Games papers at BERA

I’m currently at my first British Educational Research Association (BERA) conference and feeling a bit overwhelmed by the sheer number of people, conceptual difficulty of some of the papers, and unpleasantness of Heriot Watt food.

Been to a couple of papers on games this morning.

Graham  Downes and Susan Haywood from Bath Spa University presented first with a talk entitled Gaming and Learning: Computer Games and Education. They presented a model of computer games as ‘ludic texts’ with both narrative and ludic elements, and a continuum from stories (picture books) to talking stories (with hotspots, music, narration, embedded games) to games.

Their research has been carried out in the context of children’s computer gaming, and they put forward the following characteristics of children playing computer games: a) compulsive problem-solving; b) simultaneous objectives; c) multimediation (simultaneous activity); d) flow. They suggest that there is an issue of home-school dissonance and that the integrity of games are lost when they are moved into a classroom context.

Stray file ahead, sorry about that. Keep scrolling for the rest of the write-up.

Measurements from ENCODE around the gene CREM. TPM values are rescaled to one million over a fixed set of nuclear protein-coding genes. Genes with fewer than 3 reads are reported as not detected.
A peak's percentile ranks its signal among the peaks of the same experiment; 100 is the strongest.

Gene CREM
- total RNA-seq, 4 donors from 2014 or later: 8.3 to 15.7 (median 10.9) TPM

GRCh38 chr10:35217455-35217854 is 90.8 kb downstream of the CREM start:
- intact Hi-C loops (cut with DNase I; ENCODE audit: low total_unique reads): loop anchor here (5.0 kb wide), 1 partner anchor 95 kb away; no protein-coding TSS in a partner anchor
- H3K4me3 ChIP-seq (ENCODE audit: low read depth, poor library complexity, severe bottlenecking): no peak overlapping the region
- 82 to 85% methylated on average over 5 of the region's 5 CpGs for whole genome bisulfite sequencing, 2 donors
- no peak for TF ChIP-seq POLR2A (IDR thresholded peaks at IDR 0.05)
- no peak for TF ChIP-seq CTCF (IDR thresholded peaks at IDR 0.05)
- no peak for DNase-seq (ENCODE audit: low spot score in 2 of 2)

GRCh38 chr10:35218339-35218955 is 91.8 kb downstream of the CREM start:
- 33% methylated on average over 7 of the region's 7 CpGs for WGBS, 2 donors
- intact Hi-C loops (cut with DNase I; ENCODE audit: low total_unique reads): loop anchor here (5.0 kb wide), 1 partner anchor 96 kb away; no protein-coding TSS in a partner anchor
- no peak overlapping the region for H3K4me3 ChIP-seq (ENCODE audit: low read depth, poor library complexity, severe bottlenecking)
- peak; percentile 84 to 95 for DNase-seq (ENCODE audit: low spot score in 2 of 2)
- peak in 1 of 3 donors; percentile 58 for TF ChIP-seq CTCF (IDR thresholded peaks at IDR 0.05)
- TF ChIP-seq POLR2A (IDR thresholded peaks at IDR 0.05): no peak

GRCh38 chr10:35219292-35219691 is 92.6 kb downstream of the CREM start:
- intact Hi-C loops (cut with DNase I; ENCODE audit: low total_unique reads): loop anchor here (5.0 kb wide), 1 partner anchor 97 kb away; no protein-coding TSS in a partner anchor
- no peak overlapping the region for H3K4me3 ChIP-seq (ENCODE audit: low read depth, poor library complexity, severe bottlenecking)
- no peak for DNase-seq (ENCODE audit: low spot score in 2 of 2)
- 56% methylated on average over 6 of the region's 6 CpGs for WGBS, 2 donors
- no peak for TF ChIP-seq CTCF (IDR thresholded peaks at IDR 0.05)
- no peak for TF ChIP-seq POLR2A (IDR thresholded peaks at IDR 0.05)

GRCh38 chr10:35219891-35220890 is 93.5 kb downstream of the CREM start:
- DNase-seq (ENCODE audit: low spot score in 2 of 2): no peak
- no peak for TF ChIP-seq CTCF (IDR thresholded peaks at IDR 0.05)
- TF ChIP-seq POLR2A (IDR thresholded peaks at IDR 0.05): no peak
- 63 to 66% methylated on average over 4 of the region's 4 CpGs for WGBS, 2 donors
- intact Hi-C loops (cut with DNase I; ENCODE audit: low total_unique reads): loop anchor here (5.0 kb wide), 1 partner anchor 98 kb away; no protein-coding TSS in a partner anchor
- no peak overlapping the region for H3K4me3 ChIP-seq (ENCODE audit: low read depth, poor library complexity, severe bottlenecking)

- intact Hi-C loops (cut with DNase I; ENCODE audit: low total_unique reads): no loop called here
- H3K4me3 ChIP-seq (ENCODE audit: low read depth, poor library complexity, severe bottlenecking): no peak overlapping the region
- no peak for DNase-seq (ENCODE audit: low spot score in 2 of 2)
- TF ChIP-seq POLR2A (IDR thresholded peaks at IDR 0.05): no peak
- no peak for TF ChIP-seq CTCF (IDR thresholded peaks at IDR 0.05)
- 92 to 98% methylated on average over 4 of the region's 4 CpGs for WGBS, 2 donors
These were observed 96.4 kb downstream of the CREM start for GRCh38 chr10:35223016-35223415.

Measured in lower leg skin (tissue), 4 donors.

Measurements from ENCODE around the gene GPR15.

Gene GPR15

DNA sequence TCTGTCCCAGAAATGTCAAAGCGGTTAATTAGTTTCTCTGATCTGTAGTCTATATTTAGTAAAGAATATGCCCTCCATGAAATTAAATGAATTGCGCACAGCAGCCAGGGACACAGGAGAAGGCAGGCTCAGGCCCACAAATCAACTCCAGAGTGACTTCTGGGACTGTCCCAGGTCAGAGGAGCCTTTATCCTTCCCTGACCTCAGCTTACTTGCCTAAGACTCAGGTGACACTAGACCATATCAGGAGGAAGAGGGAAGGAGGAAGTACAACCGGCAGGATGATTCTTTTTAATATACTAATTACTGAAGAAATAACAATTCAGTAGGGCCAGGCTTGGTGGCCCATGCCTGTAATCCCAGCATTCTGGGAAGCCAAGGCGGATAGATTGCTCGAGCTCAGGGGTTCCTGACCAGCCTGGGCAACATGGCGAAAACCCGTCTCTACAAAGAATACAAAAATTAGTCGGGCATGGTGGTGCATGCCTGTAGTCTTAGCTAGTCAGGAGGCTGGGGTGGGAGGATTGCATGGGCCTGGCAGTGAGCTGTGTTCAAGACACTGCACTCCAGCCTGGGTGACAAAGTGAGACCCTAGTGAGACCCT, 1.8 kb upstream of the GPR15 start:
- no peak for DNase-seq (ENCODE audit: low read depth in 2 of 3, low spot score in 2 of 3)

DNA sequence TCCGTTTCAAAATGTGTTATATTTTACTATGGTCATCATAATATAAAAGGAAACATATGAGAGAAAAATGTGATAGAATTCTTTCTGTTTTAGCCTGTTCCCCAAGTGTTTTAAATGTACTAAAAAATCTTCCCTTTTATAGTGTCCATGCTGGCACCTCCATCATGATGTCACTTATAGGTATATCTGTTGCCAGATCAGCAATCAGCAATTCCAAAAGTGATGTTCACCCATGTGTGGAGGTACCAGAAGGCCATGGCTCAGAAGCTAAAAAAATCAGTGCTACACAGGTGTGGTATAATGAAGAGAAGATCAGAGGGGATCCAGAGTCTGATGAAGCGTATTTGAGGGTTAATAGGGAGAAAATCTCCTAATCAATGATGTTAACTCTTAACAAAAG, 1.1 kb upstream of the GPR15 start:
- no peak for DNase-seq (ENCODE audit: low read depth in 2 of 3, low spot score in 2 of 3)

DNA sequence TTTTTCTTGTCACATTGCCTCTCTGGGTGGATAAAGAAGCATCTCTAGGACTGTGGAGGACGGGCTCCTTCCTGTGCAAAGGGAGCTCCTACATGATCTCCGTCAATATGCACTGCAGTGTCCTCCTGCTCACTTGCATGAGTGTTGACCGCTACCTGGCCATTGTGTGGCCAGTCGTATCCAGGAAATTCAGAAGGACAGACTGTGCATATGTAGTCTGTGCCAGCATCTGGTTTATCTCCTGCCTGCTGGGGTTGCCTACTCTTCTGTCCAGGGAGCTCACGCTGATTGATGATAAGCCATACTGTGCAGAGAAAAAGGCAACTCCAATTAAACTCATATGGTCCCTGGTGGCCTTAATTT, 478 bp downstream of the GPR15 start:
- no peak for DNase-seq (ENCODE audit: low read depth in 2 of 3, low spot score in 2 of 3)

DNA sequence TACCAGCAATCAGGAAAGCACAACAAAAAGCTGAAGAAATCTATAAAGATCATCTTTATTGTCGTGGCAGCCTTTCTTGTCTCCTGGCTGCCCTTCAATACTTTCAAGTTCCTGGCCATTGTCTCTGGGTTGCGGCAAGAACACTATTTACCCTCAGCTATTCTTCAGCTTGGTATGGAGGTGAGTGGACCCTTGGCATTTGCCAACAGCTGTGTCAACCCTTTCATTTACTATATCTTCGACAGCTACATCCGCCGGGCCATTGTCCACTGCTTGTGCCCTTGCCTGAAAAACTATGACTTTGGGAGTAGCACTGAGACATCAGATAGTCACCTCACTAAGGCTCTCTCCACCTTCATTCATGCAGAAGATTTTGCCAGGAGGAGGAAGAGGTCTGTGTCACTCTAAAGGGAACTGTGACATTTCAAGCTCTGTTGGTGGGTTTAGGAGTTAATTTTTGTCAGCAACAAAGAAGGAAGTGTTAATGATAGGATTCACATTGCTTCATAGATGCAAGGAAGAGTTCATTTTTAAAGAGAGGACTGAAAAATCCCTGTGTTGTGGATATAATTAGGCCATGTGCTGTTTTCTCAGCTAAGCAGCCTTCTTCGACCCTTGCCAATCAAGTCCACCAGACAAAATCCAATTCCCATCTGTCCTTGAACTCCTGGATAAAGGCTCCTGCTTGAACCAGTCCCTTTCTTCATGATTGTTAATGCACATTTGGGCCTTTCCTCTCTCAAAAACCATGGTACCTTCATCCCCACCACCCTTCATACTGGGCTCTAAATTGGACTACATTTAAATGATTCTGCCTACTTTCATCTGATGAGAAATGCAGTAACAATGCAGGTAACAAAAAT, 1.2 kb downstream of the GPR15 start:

Secondly, Harry O’Neil from UCLA/CRESST presented a talk called Instructional Interventions to Make Computer Games a Learning Environment. His background is with adults in a training environment and was interested in whether games increase players’ problem solving and whether there are instructional strategies that can be added to commercial off-the-shelf games to make them more effective.

He first presented a model of learning with five outcomes: 1) content understanding; 2) problem-solving; 3) self regulation (metacognition and motivation); 4) communication; and 5) collaboration, and argued that whether a game is to be used in-class or out-of-class is critical to the choice of game, as the two learning environments are so fundamentally different. He presented empirical work on the effectiveness of different supplementary activities  to increase problem-solving knowledge from off-the-shelf games, concluding that worked examples offer the best opportunity.

While this was an interesting talk, I fundamentally disagree with Harry on two points, first, his assertion that you have to use off-the-shelf games for the game to have appropriate production values, and secondly, that games that use “inductive instructional strategies” (discovery learning) are not appropriate for learning.

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